The space itself is a sunshine-drenched hybrid of history and sleek modernity.  It looks like a bakery and it looks like a slick martini bar, but it also looks like a vintage soda fountain.

The vibe is a combination of casual friendliness and efficient professionalism that works like a buttercream-covered charm.

Then there’s the always scrumptious baked goods.

Each day eight imaginative, playful varieties of cupcakes in both mini and standard-size are baked, frosted, garnished, and put on display.  Offerings such as Mexican chocolate, blueberry (!), or cosmopolitan tempt the senses.

Today I got up early to hang out with owner Anna, and baker Jessica Morek at The Cupcake Bar.  They kindly allowed me to slow down their well-oiled machine and “help” them.  I garnished every cupcake, except for the instructional samples and three  minis that I totally missed.  I only ruined four, or maybe it was five (don’t ask).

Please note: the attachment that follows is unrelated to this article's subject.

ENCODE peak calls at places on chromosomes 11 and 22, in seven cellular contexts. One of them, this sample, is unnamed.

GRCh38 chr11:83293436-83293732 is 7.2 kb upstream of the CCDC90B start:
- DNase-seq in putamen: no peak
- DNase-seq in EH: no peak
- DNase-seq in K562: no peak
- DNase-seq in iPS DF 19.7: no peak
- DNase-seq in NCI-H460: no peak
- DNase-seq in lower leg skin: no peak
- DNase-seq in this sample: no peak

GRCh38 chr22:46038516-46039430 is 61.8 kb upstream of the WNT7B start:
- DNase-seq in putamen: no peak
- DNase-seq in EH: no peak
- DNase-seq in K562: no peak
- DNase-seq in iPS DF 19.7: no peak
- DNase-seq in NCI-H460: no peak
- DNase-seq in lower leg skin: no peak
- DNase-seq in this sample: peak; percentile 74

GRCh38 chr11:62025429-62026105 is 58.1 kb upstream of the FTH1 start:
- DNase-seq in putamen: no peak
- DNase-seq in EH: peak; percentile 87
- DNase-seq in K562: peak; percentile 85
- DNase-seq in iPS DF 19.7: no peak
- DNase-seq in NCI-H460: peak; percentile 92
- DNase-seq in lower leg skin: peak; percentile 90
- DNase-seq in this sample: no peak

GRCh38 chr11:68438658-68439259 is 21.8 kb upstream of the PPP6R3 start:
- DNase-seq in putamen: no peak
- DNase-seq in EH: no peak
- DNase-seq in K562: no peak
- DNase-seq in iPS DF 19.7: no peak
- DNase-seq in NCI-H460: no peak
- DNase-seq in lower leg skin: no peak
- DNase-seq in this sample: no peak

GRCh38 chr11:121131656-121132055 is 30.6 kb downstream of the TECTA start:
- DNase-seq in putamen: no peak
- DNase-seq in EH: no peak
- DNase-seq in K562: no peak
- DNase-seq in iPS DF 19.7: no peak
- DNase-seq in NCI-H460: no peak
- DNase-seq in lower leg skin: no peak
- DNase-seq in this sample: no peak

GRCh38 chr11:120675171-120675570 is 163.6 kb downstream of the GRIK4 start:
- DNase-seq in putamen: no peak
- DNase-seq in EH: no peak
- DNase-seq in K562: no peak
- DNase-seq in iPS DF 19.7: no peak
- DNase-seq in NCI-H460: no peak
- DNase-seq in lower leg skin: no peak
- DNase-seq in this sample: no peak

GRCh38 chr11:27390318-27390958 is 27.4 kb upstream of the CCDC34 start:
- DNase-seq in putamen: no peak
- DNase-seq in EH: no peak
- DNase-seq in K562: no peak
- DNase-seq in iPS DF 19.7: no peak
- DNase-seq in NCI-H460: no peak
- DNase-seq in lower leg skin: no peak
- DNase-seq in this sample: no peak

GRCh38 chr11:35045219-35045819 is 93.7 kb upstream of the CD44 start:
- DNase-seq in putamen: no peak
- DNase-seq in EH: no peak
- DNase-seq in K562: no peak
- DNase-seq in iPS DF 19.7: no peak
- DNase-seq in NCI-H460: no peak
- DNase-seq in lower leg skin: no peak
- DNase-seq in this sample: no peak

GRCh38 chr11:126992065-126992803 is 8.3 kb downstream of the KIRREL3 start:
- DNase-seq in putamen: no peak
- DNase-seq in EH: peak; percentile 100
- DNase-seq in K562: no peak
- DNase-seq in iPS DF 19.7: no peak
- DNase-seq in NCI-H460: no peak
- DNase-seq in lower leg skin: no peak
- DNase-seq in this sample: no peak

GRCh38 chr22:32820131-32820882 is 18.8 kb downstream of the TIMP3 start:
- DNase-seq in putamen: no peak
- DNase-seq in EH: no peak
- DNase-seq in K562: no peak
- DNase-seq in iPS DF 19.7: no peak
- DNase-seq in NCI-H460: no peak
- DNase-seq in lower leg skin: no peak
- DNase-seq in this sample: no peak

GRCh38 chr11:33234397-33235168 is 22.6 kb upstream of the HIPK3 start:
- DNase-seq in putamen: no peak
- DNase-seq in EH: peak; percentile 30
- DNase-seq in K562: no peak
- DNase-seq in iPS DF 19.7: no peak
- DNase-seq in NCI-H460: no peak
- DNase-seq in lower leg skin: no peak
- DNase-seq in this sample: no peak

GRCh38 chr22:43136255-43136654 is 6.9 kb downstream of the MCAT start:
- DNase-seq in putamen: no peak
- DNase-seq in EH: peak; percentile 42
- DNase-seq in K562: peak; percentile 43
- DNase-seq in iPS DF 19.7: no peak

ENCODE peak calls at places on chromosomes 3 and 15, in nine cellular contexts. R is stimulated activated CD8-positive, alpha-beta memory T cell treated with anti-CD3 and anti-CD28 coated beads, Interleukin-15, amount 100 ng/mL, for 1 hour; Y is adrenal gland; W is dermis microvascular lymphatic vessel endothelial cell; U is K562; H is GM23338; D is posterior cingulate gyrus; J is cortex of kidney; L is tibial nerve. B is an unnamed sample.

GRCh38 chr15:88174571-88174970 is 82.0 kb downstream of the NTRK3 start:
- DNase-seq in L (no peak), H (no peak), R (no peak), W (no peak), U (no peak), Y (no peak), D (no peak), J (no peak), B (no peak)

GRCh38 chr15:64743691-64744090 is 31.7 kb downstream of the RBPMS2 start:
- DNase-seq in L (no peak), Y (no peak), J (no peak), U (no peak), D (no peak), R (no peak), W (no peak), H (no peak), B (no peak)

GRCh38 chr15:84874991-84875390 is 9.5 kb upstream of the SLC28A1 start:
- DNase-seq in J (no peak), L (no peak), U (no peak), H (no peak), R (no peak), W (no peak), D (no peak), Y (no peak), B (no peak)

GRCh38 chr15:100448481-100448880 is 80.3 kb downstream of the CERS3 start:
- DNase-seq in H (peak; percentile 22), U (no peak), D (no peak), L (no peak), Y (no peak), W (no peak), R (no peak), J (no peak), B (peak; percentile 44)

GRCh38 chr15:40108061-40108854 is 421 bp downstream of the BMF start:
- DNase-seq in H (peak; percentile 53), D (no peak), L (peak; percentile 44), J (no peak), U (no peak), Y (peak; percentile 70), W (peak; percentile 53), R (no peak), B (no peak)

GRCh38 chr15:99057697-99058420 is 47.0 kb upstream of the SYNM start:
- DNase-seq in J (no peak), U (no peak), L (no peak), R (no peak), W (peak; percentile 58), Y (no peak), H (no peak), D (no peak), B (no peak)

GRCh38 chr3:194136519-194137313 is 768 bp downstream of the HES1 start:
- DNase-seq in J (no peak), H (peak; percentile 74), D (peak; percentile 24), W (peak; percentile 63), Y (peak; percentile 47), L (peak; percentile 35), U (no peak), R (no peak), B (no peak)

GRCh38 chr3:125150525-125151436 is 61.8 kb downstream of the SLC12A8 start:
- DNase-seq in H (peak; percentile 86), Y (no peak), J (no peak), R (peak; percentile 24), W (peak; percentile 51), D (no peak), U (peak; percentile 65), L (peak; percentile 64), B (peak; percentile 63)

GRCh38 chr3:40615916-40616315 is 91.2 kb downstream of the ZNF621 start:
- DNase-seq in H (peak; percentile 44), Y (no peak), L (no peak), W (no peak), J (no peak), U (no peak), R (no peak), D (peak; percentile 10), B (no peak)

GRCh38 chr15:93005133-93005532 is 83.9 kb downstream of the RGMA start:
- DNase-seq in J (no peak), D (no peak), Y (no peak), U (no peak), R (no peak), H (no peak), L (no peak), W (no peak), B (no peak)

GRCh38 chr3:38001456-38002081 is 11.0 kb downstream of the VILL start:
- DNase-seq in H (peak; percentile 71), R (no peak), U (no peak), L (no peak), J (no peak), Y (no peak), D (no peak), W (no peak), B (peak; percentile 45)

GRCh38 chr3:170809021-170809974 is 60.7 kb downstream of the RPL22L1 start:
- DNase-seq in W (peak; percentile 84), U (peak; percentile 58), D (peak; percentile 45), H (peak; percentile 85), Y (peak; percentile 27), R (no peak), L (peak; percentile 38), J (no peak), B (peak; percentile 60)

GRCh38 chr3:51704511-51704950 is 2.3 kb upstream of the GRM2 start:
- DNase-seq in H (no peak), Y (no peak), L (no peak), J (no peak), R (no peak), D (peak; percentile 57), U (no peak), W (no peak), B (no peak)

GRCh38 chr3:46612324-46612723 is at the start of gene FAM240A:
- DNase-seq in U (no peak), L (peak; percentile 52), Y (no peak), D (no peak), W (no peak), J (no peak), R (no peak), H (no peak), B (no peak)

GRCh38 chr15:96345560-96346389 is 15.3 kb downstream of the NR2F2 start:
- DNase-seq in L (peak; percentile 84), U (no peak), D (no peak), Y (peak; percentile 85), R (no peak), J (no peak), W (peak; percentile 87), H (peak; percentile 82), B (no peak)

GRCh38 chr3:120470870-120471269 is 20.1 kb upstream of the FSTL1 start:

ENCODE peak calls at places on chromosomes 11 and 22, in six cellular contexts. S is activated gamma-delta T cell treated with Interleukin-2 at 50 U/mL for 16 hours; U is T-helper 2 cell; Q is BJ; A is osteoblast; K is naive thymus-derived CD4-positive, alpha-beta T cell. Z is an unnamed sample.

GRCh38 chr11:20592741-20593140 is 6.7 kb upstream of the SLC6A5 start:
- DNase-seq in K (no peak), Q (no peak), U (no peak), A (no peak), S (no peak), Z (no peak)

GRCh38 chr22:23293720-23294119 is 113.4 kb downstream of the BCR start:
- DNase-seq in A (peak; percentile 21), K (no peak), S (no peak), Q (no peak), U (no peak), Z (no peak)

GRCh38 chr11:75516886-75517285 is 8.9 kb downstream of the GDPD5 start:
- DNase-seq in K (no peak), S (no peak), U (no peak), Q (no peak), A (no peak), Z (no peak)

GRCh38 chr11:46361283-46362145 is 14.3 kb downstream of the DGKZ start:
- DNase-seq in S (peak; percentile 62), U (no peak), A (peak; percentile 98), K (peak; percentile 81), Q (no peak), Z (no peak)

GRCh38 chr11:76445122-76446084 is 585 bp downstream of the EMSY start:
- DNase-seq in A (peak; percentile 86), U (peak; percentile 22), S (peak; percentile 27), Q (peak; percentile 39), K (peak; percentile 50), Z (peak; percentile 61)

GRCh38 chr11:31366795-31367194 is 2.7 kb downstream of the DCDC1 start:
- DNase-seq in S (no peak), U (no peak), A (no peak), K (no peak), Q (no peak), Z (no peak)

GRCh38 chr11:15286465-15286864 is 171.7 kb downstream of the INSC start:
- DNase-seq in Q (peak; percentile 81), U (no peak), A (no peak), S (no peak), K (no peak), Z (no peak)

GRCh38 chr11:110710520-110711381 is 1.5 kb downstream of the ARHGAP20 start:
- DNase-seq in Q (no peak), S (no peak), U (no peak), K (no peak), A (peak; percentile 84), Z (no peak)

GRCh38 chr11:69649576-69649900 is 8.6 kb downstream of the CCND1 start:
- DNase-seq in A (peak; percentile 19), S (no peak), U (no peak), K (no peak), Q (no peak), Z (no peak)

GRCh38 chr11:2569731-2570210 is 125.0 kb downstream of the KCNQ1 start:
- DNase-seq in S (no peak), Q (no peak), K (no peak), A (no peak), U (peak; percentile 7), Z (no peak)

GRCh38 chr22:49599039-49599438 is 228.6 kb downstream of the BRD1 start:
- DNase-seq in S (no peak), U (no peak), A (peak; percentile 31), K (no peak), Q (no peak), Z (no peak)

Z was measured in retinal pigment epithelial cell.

…and I helped!

Here are a few things I discovered.

Anna’s vegetarian, and Jessica doesn’t eat wheat.  Every Wednesday, and sprinkled throughout the week, there’s a gluten-free option.  Vegan show up often, and they’re always meatless.

Co-owner Katie has come up with a genius idea.  When the buttercream’s been made, it’s spooned onto a piece of plastic wrap and then closed up into a large lozenge shape.  When it’s time to pipe, they just drop the whole capsule into a bag and go to work.  The plastic wrap opens inside the bag.  This means easier cleanup and no awkward, messy attempts to fill the pastry bag.  Plus, it saves probably 30 minutes per batch.

This recipe is inspired by the mad scientists at The Cupcake Bar.

Colonial cupcakes with brown butter frosting

Makes approx. 2 dozen standard-sized or 3 dozen minis.



2 ¼ cups cake flour

1 teaspoon salt